Sometimes when we have a problem, we become fixated on the one thing that must happen for our problem to be solved. In waiting for that “one thing”, we have inadvertently put God in a box. Today, I wish to invite you to study the gospel of John, chapter 5, verses 2-6 and learn how God redirected someone who was consumed with solving a problem his way to solving a problem God’s way.
Now there is in Jerusalem near the Sheep Gate a pool, which in Aramaic is called Bethesda[a]and which is surrounded by five covered colonnades. 3 Here a great number of disabled people used to lie—the blind, the lame, the paralyzed. -John 5:2-3 NIV
The people were lying by the pool. Where have you been camping out? What have you been waiting for as your solution?
As early as kindergarten, children learn the idea of grouping things together. For example, a dog, a cat, a rabbit might fall under a group called “pets.” Groups are formed based on something the items have in common. In the same way, notice “blind, lame, and withered” were grouped into the grouping, “sick.” In this case, the thing in common that created the grouping was their sickness.
Oh, Beloved, you will find yourself having “things in common” with many people. However, what puts you in a group depends on the thing in common you wish to focus on. If you focus on your common interest in God, you may be in a Bible study group. However, if you focus on your common interest in something else, it might lead you away from godly things.
Often we separate from groups only when we feel we no longer share anything in common. Has it ever occurred to you that God might call you to pull away even while you share something in common? Just as the man by the pool who still shared a common disability with the rest of the people at the pool, Jesus was inviting him to leave the group to enter into a different association with God Himself.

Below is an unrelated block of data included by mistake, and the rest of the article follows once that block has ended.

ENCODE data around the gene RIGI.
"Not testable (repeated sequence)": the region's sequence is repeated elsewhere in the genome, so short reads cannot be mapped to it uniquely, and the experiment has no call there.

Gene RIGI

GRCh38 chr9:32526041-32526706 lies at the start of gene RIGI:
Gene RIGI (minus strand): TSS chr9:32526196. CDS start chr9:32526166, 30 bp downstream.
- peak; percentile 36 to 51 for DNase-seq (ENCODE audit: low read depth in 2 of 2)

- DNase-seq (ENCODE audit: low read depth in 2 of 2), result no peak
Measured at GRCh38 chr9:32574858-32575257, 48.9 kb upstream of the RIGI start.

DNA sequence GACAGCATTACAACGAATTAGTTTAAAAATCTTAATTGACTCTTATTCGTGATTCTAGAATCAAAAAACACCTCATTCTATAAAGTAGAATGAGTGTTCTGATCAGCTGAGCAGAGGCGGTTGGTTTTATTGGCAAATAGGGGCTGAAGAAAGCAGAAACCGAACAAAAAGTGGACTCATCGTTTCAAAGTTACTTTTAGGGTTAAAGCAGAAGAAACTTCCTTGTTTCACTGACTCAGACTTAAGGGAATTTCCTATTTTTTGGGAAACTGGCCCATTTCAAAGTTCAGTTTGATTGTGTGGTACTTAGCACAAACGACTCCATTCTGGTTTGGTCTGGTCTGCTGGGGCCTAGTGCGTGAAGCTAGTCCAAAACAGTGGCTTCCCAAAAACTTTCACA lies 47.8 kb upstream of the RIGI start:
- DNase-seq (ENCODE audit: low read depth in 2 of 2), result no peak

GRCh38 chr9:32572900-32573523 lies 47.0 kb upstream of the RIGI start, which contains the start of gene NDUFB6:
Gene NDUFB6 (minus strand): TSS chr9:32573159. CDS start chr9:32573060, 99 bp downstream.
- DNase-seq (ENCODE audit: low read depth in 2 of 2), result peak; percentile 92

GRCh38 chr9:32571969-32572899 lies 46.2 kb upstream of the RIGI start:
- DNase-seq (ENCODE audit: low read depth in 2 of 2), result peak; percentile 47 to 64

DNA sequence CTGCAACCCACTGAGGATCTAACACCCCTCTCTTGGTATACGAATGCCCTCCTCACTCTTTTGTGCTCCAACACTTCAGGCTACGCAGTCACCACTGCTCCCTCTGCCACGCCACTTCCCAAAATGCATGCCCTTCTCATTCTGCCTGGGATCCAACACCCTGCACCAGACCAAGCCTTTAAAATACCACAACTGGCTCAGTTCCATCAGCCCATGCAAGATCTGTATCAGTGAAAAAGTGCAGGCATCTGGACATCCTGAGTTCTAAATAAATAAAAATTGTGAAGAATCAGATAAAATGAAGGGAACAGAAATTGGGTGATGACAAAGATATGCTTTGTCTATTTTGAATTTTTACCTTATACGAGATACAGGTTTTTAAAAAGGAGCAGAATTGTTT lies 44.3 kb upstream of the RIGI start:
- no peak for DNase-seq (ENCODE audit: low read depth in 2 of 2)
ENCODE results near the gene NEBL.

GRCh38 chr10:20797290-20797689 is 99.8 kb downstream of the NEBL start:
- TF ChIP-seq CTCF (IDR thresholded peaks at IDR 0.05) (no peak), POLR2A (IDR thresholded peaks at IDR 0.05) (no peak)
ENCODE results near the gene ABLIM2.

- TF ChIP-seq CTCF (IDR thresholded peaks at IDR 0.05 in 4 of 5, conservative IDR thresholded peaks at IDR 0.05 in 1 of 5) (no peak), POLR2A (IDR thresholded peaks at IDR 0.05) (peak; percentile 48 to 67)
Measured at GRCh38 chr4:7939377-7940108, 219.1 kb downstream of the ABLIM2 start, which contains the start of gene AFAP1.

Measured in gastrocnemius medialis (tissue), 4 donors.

In the midst of all the things we might have in common in a group, God invites us to choose. Beloved in the groups you associate with, do your “things in common” draw you closer to God or away from Him?
And a certain man was there, who had been thirty-eight years in his sickness.
When Jesus saw him lying there and learned that he had been in this condition for a long time, he asked him, “Do you want to get well?” – John 5:6 NIV
Notice the man did not see Jesus. His eyes were focused on the pool. It was Jesus who “saw him lying there.” — In the Greek, there are different words to express the idea of seeing. The Greek word God chose for “saw” is “eido” which expresses “merely mechanical, passive or casual vision” as contrasted to another Greek word for “saw” which means “intense inspection.” The fact that God was seeing “casually” as compared to seeing with intensity or with earnest inspection tells me that God did not pick this invalid because he was deserving. What does this tell you about God’s character? What hope does this character give you for your own life?
God, in His grace, comes to redirect us. Moreover, when God comes, He says the least expected words. We want God to just say “Yes” to our idea.